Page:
ATHENS -- It seems extraordinary how averse we have become to democracy. How alien an honest leader, who is unwilling to sell the country out in exchange for continuing power, appears. Tsipras is what all leaders should actually be like. We have simply become so accustomed to seeing things through the warped prism of political expedience, that democracy as it should be appears twisted.
It's clear that we should not base our hopes on futile and dangerous solutions, such as returning to the drachma. Let us draw up a long-term plan for the next day, that will turn Greece into a modern, well-governed European country with a strong economy and liberated from the chronic pathologies that pester it.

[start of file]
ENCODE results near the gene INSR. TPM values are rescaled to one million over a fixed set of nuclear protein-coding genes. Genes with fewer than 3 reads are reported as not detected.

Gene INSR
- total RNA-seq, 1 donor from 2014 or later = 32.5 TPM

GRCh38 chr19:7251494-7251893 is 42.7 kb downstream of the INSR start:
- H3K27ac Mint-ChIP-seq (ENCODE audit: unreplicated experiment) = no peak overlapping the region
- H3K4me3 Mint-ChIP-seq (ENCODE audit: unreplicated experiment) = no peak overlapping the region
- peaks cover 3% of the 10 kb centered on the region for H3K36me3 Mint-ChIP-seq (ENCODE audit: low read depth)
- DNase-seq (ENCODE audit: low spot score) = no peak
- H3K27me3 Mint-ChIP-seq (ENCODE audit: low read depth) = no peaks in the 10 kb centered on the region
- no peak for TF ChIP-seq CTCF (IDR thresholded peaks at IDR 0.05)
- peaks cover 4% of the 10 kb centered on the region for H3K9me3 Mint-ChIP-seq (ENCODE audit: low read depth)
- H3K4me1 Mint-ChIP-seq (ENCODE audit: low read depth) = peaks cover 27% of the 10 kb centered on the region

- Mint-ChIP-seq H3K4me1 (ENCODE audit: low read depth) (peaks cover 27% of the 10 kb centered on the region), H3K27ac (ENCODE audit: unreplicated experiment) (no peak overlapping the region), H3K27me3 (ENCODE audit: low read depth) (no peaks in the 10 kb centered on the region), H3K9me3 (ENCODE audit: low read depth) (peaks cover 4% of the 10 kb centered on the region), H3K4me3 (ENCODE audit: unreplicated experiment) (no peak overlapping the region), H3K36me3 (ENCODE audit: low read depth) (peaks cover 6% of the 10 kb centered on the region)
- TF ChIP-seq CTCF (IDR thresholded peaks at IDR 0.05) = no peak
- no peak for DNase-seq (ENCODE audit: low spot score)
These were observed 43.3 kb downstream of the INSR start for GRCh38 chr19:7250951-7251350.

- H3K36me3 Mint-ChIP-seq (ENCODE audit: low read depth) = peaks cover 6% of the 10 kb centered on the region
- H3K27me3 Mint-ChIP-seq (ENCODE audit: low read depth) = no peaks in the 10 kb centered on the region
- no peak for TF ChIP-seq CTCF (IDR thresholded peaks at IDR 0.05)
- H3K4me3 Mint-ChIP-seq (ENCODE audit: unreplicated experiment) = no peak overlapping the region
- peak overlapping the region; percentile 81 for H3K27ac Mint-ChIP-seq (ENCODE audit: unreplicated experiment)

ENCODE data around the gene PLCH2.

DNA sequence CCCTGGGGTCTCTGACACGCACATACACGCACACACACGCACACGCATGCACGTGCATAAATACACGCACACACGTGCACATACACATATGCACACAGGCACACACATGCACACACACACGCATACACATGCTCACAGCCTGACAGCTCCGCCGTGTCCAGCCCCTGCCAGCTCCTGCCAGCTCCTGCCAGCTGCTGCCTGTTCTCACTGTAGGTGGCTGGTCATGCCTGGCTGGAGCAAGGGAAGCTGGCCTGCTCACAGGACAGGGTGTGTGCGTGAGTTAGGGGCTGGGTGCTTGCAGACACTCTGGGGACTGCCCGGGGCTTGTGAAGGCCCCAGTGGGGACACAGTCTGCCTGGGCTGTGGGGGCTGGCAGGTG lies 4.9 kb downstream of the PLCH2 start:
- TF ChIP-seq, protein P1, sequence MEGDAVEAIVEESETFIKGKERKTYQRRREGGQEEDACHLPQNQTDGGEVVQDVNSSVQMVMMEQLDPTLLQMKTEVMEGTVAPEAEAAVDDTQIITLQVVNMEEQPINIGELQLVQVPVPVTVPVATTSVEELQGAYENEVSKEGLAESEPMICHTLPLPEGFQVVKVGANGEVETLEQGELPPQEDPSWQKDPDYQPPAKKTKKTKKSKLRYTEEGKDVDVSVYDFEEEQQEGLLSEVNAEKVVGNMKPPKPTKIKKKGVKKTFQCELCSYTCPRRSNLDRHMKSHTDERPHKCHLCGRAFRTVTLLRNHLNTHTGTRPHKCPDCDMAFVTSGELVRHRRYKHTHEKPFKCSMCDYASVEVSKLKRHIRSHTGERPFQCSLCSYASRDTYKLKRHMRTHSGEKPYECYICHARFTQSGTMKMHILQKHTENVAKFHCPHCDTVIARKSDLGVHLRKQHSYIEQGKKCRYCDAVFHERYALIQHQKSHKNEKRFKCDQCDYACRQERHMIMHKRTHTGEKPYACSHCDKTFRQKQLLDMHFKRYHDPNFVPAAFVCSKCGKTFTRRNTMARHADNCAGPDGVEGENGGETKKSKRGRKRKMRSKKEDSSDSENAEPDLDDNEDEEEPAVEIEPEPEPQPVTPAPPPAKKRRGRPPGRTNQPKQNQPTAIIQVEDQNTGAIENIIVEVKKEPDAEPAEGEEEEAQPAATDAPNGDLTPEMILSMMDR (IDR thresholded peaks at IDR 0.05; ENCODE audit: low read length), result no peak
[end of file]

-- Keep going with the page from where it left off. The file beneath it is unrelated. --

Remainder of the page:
PARIS -- Europe's demands -- ostensibly aimed at ensuring that Greece can service its foreign debt -- are petulant, naive and fundamentally self-destructive. In rejecting them, the Greeks are not playing games; they are trying to stay alive. The Greek government is right to have drawn the line. It has a responsibility to its citizens. The real choice, after all, lies not with Greece, but with Europe.
ATHENS -- The IMF and Greece's other creditors have assumed that massive fiscal contraction has only a temporary effect on economic activity, employment and taxes, and that slashing wages, pensions and public jobs has a magical effect on growth. This has proved false. Indeed, Greece's post-2010 adjustment led to economic disaster -- and the IMF's worst predictive failure ever.